Ticking off magnet parents and students may have gotten the Wake County school board majority its first legal challenge.
As noted in today's article, many of the plaintiffs in the lawsuit filed Thursday are either magnet parents or students. Anther common theme is their opposition to the changes to the diversity policy being backed by the new majority.
For instance, Enloe High School and Ligon Middle School are well represented among the plaintiffs.
Judith Pidcock is the mother of students at Enloe and Ligon. Colethia Evans is the mother of a Ligon student.
Woody Barlow is a junior at Enloe. David Eisenstadt is a sophomore at Enloe.
Andrew Snee is a freshman at Broughton High, which was demagnetized. He has a younger sibling at Conn Elementary.
Snee and Eisenstadt founded the Student Army of Wake County Facebook page that is organizing the May 18 school board protest.
Gerald Wright is executive director of the Coalition of Concerned Citizens for African American Children. His wife, Calla, is the group's president. As a school employee it would have been difficult for her to be a plaintiff.
I don't know much about Barbara Garlock and Erin Byrd other than the former is a cancer patient and the latter does have children somewhere in the school system.
Barlow said he was so outraged at how the school board handled the March 23 meeting with the ticket policy that he researched the state Open Public Meetings Law. He said he had contacted the ACLU, which told him they were considering their own lawsuit.
Snee said he had been contacted by the ACLU about being a plaintiff.
The crux of the lawsuit is the contention that the board majority knew that turnout would be high but chose not to move the meetings to a larger venue in order to discourage public participation that might jeopardize their plans.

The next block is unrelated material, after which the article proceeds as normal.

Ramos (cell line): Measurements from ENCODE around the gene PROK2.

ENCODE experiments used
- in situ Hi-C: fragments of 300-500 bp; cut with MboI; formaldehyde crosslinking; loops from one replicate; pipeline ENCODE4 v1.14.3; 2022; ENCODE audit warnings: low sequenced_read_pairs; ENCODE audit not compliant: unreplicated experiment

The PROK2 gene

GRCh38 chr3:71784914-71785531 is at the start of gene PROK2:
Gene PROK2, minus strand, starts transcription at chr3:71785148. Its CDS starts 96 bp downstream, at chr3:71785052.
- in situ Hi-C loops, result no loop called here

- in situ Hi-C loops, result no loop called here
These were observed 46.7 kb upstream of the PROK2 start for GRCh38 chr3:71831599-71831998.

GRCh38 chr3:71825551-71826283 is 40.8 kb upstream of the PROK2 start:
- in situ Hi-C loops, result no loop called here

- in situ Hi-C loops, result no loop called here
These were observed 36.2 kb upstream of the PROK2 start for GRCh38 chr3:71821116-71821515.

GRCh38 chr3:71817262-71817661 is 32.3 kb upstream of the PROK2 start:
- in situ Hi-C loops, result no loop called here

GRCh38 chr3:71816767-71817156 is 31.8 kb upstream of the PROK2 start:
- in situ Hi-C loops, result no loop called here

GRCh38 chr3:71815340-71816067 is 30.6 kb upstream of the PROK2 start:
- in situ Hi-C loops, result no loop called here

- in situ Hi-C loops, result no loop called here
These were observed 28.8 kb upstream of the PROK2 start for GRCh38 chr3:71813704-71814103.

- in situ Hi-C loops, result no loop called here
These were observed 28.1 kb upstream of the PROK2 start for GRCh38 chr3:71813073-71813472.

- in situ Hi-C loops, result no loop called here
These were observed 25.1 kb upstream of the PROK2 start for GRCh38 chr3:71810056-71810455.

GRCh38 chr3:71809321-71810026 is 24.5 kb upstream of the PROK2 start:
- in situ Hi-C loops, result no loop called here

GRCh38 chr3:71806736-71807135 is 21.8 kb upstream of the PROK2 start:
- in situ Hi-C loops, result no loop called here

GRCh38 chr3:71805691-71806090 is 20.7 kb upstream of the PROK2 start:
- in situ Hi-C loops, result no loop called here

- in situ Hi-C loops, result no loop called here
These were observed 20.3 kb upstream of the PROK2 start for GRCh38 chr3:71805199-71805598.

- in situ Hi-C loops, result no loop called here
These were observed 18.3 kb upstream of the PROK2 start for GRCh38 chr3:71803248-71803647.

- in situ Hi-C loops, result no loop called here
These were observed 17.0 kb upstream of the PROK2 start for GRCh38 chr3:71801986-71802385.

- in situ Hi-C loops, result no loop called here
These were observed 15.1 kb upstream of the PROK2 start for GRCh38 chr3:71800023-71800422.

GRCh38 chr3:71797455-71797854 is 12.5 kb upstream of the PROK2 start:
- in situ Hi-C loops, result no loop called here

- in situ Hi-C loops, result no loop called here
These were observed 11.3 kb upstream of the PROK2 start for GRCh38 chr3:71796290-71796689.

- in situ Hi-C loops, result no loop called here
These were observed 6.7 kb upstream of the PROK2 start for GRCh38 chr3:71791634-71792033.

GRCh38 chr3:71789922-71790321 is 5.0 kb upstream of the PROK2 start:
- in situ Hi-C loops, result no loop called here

Barlow said the focus of the lawsuit is not the diversity policy but the alleged violation of the state Open Public Meetings Law. But the plaintiffs aren't just asking that the court order the board to move future meetings to larger venues. They're also asking that the March 23 vote on the community assignment directive and the May 4 first reading on the student assignment policy revision be declared void.
Both school board chairman Ron Mariogtta and board member John Tedesco accused the plaintiffs of taking away resources from the classroom to fight the lawsuit. (Since someone will probably note that Margiotta supported the Wake CARES lawsuit, he did encourage the board to not contest that case.)
Tedesco said they'll just revote again if they lose the lawsuit. He said he doesn't expect a different result.
But revotes would back up the process even more for the board majority to impelment community schools. Future legal action could put the process even further behind.